“I believe that a workshop or informational session similar to our event would be very beneficial to second year students in the future. I do believe that this should be something that the union, or the faculty looks to recreate each year so that students can continue to be welcomed to a more intimate setting,” said Stevenson. Personally, I wish I had an event like this to prepare me for third year. Hopefully next year’s Social Work Union holds this again for second years.

Sara Moscatel is a third-year social work student focusing on sexuality, gender, anti-colonialism, and settlement concerns for Portuguese-Canadians. When she’s not dedicating herself to something, she can be found at home eating and bingeing on Netflix with her partner.


2014 – 2015 Academic Year Introduction

A certain degree of anger and empathy is needed to be in social work. It is a desire for drastic systematic changechoices that unites us and drives us into this program. Either because of our own intersectionalities of privileges and oppressions that we have experienced, or out of solidarity with others and their experiences that we have either witnessed or heard narratives of.

Hopefully, this blog will capture the compassionate yet revolted spirit of our student body. Together, our collective stories of resilience will make us feel united. Therefore, we encourage writers and reporters to join us throughout the year. Whether you want to regularly contribute or have a strong opinion you want to share on a social issue that is frankly pissing you off, feel free to contact me about a contribution. After all, this is a blog for social work students by social work students. So we want to hear you! Scroll down for contact info.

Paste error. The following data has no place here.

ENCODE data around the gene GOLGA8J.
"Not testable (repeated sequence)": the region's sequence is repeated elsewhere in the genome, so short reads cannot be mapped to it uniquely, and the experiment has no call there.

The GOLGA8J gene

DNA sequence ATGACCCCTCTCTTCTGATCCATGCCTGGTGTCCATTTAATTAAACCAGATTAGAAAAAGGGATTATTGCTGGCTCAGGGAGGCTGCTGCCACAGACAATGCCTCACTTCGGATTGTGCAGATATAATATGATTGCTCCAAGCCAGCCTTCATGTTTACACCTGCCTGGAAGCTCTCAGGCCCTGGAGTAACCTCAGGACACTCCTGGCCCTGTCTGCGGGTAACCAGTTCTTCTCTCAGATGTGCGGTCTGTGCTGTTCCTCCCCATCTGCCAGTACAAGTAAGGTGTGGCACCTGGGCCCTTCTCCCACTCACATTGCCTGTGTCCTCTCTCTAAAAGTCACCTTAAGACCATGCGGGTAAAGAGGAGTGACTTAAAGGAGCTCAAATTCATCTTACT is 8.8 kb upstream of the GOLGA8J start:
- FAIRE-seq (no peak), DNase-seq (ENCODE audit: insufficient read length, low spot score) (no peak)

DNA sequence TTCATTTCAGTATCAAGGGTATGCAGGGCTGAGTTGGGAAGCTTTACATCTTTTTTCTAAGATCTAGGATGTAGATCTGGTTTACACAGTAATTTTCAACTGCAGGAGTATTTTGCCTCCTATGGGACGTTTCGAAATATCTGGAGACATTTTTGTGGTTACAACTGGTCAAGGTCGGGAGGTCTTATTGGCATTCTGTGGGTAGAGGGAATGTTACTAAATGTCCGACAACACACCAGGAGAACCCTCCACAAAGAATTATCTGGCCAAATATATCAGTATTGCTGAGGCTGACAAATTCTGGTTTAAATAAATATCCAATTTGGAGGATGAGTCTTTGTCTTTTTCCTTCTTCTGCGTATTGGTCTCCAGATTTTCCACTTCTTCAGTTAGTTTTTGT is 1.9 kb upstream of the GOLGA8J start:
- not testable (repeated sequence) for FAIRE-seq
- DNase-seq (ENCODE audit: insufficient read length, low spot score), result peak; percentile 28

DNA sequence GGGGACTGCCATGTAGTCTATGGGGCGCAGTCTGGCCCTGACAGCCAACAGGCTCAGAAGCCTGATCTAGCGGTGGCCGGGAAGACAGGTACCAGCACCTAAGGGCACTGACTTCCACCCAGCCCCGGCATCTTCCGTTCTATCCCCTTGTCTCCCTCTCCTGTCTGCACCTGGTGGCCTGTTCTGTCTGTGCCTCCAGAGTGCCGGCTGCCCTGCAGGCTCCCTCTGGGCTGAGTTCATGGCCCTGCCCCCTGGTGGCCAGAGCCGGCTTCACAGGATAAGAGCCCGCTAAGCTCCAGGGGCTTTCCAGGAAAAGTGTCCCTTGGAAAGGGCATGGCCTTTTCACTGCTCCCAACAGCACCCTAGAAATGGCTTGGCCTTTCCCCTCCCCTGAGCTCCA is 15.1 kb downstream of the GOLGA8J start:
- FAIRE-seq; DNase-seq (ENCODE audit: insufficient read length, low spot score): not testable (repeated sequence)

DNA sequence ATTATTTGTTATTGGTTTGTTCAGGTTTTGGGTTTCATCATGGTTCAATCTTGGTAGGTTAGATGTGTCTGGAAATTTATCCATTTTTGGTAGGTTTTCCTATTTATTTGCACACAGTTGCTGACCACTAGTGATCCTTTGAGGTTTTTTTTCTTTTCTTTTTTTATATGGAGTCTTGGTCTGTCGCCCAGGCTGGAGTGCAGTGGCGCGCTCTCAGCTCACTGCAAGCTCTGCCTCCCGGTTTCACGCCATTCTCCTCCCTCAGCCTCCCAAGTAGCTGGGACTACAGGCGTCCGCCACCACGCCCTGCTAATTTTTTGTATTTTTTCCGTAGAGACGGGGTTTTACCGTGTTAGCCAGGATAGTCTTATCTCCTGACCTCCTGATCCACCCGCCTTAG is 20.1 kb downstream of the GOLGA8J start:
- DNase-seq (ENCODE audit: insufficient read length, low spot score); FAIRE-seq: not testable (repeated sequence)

Editor’s Hello ~

Hello and welcome to our blog! I don’t want to highlight my position too much because this blog is contingent on a team effort, but you can know I am a Third Year Social Work. Before that, I spent 2 years in Ryerson’s Journalism program. I became interested in social work when I learned that the highest high school dropout rates were among Portuguese-speaking youth and wanted to explore why. Being of Portuguese descent, decolonization and dismantling patriarchal structures are of high importance to me because of my country’s history. My main focus, however, is on Anti-Sexism, sex-positive education, and reproductive justice. My other interests are in anti-poverty, sustainability initiatives, public and social policy, immigration, media and pop culture, and sociology.

I recognize that I benefit from white, heterosexual, cisgender, able-bodied privilege, but have also been oppressed because of my gender, ethnicity, and class. I will try to be mindful of my intersections when I write and encourage everyone to be mindful of theirs as they read or contribute.

If you are interested in contributing a piece, want a post done on a particular issue, or want to challenge us on something, please email us at or find us on Facebook under Ryerson University Social Work Students Union: . Please find me or Co-Editor Alyson Rogers for in-person inquiries.

– Sara Moscatel, Third Year Social Work. Follow me on Twitter @MsMoscatel or @RyeSWSU for blog postings and updates

This quote makes me think of the façade of liberalism. Are we ever really free, with the multiple oppressions we face, or the privileges that allow us to benefit from other’s freedom? Is that a freedom we want to have, at the expense of another’s? When I hear wild at heart, I think of one’s ability to pursue their passions or simply find happiness. When I combine the two, I think of how we are all in our cages, whether it be external influences or oppressive structures or internal demons such as self-doubt. What resonates with you?